Robert_Charlton - 8:44 am on Oct 8, 2010 (gmt 0)
Generally, when I click the "F" next to an article I want to Recommend on Facebook, I don't encounter a major contract. On several occasions when I've wanted to recommend a New York Times article, though, I've been presented with the following, which, on the surface, anyway, seems forbidding....
Request for Permission
The New York Times is requesting permission to do the following:
Access my basic information
Includes name, profile picture, gender, networks, user ID, list of friends, and any other information I've shared with everyone..
Send me email
Which address would you like to use?
- Facebook Contact Email
- An Anonymous email address
Access my data any time
The New York Times may access my data when I'm not using the application.
Access my profile information
Likes, Music, TV, Movies, Books, Quotes, About Me, Interests, Groups, Birthday, Hometown, Current City, Website, Education History and Work History
a) whether the Times is simply being more thorough and up front than other publishers, and that this is the access everyone is getting... but that they unfortunately chose a lawyer to write their notice....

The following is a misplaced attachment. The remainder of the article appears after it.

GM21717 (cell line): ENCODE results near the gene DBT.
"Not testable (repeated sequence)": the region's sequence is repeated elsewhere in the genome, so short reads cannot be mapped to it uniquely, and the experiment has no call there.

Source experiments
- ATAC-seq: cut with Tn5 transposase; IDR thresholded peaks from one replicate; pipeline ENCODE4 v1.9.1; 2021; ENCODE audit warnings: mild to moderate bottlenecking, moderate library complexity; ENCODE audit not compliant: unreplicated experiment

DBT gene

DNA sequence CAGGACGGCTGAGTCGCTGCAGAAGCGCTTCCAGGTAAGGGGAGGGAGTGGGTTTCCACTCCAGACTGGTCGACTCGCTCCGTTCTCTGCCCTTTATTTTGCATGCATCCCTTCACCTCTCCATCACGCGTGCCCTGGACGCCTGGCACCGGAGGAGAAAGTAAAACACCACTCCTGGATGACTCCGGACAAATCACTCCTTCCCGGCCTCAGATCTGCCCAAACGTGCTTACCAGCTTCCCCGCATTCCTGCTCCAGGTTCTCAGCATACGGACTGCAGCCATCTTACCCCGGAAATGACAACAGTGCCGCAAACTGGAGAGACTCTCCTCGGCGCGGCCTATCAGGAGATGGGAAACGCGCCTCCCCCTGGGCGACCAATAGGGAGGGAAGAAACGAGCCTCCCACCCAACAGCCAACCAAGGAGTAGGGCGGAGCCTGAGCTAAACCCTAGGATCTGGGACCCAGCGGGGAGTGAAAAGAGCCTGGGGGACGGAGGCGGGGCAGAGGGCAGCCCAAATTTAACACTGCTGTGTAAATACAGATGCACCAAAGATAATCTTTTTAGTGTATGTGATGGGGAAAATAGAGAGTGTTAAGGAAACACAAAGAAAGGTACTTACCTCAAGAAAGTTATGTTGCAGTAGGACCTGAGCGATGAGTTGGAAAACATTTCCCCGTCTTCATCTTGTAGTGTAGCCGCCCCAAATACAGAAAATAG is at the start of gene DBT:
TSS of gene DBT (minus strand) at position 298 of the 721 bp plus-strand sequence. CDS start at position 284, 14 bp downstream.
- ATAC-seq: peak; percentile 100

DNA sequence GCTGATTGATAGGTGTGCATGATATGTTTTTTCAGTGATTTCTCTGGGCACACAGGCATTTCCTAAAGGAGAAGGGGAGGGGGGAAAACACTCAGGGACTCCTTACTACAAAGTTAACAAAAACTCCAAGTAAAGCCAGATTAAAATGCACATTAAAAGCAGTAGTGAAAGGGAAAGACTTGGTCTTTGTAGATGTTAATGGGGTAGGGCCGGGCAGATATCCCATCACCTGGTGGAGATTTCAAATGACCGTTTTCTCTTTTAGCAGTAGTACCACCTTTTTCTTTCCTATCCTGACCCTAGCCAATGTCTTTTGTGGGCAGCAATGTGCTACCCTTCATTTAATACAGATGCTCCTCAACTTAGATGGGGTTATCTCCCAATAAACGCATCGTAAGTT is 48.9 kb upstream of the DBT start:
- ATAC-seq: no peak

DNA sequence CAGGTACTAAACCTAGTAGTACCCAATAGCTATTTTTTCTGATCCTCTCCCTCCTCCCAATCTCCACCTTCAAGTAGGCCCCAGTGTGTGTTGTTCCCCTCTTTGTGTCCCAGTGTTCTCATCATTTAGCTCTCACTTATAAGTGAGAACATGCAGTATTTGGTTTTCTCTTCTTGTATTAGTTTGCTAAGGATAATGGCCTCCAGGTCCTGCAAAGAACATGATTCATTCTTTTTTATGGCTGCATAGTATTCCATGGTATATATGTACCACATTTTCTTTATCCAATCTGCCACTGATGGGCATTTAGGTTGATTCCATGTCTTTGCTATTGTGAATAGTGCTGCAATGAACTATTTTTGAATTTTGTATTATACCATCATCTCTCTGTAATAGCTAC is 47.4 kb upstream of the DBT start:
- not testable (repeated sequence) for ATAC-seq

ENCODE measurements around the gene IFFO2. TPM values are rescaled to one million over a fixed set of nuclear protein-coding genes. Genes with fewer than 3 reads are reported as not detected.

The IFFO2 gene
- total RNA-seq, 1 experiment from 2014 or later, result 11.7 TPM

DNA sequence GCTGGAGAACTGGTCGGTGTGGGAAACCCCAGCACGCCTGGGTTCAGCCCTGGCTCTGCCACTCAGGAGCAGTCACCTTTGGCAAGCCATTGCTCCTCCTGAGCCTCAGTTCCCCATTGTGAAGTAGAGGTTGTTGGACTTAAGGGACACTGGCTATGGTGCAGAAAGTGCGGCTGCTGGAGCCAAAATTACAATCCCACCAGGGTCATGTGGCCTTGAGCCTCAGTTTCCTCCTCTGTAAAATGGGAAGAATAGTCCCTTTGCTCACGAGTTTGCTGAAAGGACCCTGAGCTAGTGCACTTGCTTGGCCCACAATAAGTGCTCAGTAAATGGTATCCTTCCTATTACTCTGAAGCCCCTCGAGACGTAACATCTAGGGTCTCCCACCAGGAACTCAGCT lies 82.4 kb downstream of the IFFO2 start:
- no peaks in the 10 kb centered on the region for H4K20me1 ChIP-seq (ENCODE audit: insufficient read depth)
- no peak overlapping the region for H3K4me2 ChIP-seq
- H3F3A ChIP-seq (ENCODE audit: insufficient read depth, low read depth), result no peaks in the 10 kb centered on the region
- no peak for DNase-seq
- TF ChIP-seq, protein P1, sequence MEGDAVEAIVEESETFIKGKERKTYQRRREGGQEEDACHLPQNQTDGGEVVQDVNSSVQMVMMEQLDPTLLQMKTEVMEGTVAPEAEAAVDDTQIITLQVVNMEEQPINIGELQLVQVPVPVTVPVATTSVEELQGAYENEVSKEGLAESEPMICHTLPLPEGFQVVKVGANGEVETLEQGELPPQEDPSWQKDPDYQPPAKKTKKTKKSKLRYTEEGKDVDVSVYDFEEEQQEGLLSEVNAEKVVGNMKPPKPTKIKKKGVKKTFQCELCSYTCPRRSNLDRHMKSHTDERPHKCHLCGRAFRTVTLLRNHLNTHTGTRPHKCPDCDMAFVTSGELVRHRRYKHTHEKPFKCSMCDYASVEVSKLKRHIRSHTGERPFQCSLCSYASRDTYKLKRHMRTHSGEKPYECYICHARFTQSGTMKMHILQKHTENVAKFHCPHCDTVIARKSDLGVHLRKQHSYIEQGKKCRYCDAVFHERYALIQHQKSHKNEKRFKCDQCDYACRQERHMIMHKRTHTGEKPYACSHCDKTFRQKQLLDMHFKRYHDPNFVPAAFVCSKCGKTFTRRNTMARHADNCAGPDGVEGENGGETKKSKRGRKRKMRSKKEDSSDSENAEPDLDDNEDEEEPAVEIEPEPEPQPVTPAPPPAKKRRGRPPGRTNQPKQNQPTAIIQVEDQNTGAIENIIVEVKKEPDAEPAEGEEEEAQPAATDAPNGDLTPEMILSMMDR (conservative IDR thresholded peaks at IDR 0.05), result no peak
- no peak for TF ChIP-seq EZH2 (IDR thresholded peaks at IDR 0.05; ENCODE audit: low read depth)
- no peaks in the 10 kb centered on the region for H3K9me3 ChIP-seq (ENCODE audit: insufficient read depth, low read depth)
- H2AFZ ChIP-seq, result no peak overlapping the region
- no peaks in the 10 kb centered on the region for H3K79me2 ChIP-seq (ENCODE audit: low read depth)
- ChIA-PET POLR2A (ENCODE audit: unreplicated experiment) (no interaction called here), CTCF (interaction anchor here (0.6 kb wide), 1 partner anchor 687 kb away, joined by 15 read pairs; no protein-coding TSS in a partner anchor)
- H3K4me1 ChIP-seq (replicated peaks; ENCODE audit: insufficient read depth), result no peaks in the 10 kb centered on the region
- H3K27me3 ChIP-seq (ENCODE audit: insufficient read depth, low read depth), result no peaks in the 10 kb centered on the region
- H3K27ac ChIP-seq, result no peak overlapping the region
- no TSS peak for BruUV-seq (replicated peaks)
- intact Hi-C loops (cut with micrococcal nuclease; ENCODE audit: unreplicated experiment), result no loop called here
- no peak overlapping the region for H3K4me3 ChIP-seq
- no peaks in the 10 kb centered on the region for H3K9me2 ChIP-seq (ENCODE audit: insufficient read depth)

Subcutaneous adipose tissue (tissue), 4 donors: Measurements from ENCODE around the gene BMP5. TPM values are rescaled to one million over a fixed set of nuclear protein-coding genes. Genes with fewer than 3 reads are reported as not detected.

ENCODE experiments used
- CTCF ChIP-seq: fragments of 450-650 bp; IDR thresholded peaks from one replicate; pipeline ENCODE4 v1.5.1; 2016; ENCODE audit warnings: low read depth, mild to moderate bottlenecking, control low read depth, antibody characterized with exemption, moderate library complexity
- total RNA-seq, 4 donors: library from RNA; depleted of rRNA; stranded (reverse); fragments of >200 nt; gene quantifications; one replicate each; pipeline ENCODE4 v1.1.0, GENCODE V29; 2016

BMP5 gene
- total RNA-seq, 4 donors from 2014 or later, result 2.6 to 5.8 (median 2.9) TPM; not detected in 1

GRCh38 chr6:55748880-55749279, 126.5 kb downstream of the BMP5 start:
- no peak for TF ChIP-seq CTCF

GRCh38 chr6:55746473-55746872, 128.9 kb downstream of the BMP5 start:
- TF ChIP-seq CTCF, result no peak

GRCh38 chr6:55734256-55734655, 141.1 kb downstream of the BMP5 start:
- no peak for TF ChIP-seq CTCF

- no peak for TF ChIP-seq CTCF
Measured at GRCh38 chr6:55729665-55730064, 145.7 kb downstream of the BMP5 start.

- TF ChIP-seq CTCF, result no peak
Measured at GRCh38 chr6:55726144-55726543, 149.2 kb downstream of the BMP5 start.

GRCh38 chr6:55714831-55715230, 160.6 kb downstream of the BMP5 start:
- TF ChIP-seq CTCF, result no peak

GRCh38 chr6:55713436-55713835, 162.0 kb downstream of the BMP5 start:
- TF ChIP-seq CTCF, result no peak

b) whether the Times actually wants more access... perhaps to target my Friends for their advertising (which actually might be an improvement over what ads they're seeing now).
In my case, I haven't shared my list of Friends with Everyone, just with my Friends, so I don't know whether in fact the Times would be getting anything private from me. (Maybe I need to hire a lawyer to tell me that. ;) )
I assume they want access to my photo, eg, just to run it on Facebook with my Comments, just like all my other Comments... and my email just to alert me that someone has commented on my post, etc etc....
I'm also wondering whether this kind of request is so daunting that it drives referrers away. It's so far caused me to back off from recommending anything from the Times. Is this the way to do it, or not to do it?